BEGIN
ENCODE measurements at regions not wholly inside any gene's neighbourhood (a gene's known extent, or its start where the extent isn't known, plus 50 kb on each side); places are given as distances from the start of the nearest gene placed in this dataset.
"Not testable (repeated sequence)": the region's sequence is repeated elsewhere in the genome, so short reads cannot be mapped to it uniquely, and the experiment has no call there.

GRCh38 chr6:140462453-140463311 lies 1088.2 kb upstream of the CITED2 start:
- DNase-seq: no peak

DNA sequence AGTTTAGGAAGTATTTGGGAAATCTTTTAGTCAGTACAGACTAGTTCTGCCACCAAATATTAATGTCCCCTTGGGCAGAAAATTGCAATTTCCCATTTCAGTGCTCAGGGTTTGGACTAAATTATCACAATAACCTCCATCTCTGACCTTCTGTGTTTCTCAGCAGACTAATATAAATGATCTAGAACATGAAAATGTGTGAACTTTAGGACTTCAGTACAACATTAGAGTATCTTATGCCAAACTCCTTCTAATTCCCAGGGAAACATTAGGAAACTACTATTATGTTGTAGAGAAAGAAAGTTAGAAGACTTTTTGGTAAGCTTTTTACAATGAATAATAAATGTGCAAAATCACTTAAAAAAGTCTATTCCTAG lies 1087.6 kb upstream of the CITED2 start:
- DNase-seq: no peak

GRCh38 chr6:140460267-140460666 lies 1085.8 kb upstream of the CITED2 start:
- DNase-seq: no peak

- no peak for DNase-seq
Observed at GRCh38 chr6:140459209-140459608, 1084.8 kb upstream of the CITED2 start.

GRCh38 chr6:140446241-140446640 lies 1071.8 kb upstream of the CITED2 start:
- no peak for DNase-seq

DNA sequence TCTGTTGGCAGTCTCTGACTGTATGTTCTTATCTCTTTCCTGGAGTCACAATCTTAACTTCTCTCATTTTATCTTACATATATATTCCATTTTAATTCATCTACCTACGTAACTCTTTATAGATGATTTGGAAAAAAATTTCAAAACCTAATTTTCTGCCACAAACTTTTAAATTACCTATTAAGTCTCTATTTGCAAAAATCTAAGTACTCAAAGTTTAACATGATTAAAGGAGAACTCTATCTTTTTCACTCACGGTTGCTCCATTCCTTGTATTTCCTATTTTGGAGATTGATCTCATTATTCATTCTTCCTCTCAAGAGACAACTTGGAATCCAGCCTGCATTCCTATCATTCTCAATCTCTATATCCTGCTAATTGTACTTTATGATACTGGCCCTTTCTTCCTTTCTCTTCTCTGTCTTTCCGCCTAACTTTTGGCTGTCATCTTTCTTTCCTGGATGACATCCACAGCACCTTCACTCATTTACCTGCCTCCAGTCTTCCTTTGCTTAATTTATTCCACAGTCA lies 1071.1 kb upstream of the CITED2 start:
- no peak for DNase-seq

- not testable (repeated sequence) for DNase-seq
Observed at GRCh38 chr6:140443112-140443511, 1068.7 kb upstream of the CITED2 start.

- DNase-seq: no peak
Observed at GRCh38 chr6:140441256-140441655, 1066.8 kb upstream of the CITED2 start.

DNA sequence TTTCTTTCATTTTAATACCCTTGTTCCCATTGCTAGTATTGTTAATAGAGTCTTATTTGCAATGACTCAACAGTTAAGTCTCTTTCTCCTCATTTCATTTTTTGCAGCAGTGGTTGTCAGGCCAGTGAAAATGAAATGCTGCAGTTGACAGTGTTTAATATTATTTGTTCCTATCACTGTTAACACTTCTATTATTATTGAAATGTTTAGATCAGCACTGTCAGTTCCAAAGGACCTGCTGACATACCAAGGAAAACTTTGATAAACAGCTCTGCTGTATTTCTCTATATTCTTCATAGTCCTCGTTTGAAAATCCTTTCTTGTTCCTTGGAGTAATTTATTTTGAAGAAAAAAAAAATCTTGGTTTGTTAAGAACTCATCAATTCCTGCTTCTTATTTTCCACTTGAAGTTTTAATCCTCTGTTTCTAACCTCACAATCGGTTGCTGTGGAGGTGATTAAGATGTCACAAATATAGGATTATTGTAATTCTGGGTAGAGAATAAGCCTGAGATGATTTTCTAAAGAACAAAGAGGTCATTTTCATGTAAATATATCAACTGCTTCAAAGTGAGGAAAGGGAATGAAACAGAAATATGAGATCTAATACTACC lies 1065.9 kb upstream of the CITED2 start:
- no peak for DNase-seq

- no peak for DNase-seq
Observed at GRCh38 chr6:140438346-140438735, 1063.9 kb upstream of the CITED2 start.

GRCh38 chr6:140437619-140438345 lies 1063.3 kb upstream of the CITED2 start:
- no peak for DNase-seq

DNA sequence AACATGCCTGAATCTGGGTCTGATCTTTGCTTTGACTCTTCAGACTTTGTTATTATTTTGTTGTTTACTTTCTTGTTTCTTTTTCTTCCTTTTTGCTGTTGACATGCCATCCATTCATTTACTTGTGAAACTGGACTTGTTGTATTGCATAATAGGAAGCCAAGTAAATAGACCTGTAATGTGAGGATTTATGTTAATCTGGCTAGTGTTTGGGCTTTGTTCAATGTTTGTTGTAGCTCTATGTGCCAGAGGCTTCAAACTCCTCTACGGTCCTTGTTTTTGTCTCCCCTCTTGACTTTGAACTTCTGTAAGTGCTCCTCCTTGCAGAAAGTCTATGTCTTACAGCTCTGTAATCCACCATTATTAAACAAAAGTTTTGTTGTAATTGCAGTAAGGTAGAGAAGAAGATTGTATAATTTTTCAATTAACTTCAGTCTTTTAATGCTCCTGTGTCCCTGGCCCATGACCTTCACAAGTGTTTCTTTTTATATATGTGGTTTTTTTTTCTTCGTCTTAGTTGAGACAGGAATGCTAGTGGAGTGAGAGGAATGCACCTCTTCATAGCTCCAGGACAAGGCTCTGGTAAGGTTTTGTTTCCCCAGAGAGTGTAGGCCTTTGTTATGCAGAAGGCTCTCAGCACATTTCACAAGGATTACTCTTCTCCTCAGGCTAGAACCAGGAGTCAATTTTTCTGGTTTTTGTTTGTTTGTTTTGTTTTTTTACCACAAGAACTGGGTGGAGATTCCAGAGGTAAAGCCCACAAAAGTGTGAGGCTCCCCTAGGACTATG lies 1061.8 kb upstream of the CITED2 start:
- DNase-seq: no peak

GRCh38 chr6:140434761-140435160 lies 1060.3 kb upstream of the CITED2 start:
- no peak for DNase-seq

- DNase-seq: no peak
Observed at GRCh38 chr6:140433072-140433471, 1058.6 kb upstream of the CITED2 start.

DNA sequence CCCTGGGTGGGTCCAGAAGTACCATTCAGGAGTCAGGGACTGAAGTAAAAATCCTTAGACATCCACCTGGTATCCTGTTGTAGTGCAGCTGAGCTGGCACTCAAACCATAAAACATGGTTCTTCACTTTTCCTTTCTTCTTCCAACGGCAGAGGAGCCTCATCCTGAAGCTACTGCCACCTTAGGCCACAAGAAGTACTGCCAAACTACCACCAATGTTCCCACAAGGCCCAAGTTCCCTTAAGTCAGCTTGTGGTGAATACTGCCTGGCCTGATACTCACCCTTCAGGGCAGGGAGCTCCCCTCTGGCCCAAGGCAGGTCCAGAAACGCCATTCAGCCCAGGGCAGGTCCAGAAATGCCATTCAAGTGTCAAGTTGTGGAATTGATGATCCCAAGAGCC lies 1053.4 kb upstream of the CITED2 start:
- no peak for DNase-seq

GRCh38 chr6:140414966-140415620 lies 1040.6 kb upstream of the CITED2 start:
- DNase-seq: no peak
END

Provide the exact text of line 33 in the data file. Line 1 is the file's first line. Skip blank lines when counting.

GRCh38 chr6:140414966-140415620 lies 1040.6 kb upstream of the CITED2 start: